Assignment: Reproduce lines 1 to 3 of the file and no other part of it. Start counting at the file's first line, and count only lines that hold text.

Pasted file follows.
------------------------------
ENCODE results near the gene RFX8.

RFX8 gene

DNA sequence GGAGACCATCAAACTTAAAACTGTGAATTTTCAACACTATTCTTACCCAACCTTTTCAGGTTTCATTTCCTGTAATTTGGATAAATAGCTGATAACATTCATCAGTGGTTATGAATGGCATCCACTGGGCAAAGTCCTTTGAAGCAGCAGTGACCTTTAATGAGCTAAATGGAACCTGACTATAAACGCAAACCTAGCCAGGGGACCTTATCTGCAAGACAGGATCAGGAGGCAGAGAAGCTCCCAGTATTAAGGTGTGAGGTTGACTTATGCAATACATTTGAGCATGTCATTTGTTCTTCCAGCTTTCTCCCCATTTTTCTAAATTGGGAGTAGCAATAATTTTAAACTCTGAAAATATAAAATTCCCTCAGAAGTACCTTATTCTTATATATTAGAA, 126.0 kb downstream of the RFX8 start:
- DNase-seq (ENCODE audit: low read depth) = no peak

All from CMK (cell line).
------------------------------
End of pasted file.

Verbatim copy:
ENCODE results near the gene RFX8.

RFX8 gene

DNA sequence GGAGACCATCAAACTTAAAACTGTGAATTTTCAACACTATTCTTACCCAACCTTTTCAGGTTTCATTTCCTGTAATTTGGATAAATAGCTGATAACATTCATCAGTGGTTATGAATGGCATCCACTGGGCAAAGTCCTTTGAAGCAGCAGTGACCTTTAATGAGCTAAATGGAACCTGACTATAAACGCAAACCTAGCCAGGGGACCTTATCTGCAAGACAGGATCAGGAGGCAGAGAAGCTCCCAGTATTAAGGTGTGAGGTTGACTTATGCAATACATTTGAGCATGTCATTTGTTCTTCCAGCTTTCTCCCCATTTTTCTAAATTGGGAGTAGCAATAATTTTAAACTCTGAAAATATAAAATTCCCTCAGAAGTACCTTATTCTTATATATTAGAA, 126.0 kb downstream of the RFX8 start: